More devolution will undermine the unionist case for the UK, which depends upon shared political institutions and laws. It will fuel the nationalist fire and it will continue to upset the voter in England, leading to a crisis of Union.
The less that is devolved to the constituent parts, then the less that has to be paid for by the taxpayers from England, Northern Ireland, Scotland and Wales who have no democratic leverage over each other's devolved affairs, and consequently, the less irritation they are likely to express.
As regards England, it represents 84% of the UK's population. It has 533 or 82% of the 650 MPs. At any time, the combined weight of the MPs in England could outvote Scotland (59), Northern Ireland (18) and Wales (40) put together, by a factor of 4 and a half times.
It is a powerful State already. We ask people in England to keep this matter in that context.
Scotland, Northern Ireland and Wales, although influential and important within the UK Parliament in their own right, are still – if we insist on thinking in these separate national terms – minorities. Surely the Parliament can make allowances for the rights of minorities.
Our 11 Policy Proposals or "Patches" to try to Mend the Constitutional Tapestry
We must continue to allow the Scottish MPs, and Northern Irish and Welsh, to vote on those matters which some describe as "English" while finding ways for the voters in England, through their MPs, to have a say over devolved matters in Scotland, and Northern Ireland and Wales.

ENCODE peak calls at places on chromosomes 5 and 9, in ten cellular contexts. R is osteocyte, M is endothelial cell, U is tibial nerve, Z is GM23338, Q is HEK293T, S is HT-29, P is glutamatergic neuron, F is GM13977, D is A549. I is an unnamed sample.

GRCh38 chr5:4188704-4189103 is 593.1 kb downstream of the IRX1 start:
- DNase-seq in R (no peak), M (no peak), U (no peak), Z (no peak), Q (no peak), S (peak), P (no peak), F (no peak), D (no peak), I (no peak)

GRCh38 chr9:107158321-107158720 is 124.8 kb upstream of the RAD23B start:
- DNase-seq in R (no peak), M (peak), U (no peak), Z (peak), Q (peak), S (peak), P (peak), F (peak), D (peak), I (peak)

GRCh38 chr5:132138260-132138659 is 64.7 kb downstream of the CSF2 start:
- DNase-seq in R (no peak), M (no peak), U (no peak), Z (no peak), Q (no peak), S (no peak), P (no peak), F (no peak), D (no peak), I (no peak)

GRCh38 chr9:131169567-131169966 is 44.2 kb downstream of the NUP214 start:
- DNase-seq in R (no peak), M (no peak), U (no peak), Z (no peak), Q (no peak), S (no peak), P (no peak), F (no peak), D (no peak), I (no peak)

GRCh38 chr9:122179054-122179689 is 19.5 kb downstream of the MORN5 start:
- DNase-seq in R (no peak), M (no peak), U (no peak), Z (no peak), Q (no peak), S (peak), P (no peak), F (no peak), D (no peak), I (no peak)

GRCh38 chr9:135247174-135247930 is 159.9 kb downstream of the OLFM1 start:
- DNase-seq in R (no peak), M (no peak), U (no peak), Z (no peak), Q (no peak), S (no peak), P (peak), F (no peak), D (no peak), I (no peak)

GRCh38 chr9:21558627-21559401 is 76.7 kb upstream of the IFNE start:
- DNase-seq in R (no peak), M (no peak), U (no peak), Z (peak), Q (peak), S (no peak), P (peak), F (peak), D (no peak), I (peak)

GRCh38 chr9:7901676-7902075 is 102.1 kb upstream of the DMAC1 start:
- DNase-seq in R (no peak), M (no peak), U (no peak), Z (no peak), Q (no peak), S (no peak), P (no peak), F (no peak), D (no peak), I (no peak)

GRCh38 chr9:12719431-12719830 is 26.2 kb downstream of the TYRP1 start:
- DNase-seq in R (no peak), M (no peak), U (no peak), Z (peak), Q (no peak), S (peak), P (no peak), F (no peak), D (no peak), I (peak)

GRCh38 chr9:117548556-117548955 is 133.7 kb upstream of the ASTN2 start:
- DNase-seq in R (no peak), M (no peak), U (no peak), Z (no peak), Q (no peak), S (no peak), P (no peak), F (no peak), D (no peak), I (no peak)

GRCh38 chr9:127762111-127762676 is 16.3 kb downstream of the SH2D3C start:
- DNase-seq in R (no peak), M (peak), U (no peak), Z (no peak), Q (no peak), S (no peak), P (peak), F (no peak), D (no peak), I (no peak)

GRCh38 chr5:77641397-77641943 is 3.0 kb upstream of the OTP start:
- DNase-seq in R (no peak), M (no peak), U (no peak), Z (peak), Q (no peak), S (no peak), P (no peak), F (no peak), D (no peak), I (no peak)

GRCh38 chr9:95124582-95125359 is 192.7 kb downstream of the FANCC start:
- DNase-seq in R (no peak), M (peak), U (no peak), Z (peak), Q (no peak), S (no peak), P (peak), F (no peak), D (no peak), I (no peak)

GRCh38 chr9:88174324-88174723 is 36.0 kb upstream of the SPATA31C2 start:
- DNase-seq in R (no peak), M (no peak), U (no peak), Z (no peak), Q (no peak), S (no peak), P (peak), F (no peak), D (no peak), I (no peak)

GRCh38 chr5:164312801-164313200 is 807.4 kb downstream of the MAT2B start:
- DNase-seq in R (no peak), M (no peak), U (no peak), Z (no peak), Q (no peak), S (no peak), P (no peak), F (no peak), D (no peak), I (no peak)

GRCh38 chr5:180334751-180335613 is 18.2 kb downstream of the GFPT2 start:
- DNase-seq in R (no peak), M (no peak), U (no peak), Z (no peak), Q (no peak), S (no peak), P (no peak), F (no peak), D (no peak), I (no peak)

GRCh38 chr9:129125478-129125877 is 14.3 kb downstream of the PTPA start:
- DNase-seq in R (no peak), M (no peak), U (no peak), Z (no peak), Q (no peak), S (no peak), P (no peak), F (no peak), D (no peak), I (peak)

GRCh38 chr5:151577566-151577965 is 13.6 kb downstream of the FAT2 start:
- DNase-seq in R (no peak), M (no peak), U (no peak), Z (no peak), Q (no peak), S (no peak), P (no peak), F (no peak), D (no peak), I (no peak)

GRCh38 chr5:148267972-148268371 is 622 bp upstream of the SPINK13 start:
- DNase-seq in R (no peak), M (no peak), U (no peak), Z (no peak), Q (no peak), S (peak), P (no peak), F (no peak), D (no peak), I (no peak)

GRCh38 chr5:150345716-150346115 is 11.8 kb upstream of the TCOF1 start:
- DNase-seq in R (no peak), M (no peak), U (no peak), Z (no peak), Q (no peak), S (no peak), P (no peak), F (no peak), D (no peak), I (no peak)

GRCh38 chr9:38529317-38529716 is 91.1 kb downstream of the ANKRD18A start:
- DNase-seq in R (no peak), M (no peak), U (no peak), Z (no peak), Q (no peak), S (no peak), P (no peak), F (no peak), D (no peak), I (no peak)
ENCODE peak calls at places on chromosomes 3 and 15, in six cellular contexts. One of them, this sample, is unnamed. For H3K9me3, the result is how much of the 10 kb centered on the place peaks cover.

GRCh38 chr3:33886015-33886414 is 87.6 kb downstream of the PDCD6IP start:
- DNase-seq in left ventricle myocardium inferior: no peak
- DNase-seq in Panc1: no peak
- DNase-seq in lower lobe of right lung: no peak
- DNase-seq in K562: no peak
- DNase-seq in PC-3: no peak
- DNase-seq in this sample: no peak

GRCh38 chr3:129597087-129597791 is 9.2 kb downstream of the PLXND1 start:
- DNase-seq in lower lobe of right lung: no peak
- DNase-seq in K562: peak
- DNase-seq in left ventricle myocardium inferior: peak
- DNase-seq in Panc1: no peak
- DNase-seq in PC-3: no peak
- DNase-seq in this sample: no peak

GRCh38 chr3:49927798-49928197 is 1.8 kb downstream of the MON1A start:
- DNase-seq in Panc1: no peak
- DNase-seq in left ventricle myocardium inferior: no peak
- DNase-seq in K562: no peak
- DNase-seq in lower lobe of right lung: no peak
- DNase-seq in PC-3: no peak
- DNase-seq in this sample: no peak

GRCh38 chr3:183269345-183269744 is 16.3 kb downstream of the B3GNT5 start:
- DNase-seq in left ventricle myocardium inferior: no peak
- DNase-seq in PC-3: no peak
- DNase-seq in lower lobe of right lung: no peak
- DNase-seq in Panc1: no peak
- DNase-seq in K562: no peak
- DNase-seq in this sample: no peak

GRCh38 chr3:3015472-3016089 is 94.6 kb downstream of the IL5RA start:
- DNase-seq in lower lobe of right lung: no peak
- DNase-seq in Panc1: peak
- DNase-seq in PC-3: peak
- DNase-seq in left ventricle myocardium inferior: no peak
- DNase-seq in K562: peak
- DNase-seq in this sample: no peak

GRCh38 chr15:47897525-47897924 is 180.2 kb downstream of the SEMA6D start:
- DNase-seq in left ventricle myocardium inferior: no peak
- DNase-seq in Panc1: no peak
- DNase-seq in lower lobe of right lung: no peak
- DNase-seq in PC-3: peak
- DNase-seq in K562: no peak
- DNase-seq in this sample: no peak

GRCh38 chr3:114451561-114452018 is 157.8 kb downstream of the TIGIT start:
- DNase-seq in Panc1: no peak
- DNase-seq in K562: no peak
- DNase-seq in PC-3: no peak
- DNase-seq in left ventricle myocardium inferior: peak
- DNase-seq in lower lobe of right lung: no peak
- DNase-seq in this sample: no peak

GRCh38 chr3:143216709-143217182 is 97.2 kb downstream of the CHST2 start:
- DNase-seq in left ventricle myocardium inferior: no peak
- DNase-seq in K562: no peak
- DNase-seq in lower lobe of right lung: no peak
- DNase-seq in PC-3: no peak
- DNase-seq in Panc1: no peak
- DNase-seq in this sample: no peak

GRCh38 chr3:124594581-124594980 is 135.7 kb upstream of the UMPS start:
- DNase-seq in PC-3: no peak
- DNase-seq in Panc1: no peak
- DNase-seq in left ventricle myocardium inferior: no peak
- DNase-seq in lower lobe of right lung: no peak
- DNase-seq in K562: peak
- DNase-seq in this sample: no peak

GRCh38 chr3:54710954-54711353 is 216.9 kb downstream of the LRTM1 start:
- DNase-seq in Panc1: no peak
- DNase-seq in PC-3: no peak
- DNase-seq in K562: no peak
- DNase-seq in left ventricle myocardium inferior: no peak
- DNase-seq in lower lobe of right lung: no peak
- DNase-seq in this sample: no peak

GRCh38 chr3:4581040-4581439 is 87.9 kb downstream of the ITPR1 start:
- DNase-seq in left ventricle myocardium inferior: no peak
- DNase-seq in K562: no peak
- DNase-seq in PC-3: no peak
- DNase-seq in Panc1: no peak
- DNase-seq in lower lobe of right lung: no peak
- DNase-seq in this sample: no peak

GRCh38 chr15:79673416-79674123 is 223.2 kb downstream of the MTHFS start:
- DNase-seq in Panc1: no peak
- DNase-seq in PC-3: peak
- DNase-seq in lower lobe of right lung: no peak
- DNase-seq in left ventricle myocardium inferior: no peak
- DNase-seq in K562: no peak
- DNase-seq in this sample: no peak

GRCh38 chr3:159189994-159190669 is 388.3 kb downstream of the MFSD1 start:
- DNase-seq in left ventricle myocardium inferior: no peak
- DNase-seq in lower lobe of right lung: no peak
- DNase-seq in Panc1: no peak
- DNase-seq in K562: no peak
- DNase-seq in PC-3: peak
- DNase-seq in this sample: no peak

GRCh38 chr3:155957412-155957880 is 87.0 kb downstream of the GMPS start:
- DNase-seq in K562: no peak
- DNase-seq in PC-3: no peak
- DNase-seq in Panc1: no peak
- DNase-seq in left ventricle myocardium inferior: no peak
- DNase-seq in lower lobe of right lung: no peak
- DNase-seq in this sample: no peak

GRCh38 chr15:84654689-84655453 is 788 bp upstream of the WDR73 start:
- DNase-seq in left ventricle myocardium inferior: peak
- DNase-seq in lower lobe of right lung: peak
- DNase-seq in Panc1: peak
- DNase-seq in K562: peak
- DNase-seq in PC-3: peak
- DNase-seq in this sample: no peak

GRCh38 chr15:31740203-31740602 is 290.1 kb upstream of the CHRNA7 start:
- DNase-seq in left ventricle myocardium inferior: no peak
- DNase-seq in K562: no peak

Although we have concentrated here on England, we are also conscious, and ask people to remember, that while voters in England don't have a say over Scottish, Northern Irish and Welsh devolved matters, voters in Scotland don't have a say over devolved matters in Northern Ireland and Wales; voters in Northern Ireland don't have a say over devolved matters in Scotland and Wales; and voters in Wales don't have a say over devolved matters in Scotland and Northern Ireland.
It has also been brought to our attention that the same principle applies to the matter of London. The London Assembly is responsible for spending a large proportion of the UK's budget, and on expensive matters such as transport, that no MP from England, Scotland, Northern Ireland or Wales gets a say on. Consequently, everyone outside London and throughout the UK has also been, to an extent, politically marginalised regarding the spending of our tax money in London and our political participation in its future.
In the absence of being able to return to the status quo ante we suggest:
1. Devo Minus: Reverse the Devolutionary Process where Possible
The priority should be in those areas where the practice has created inequality of opportunity, and financial inequality among British citizens – tuition fees for example. This requires that we:
2. Accept the Principle that a Devolved Competence can be Rescinded
If we accept that the Union must be maintained, and that the Scottish Parliament is intended to "strengthen the Union", and if we believe in the principle of "ever closer union" for the UK, then there should be no reluctance – in principle – to rescind a devolved competence if that competence is being used in a way which is damaging to our Union relationship.
There should be a presumption that it is possible. There should be nothing controversial about that presumption.
3. Legislate to Rescind, or Override, a Particular Rogue Law
Rather than targeting the entire devolved matter (ie Education), the UK Government could simply rescind the particular rogue law whose consequences are damaging the Union relationship, or override it with a new, more "strengthening" law.
4. Devo Zero: No more Devolution
At the very least we must avoid making the constitutional anomalies any worse.
5. A Dual Strategy of Devo Minus and Devo Zero is also Possible
6. Devo Mini: Devolve as Little as Possible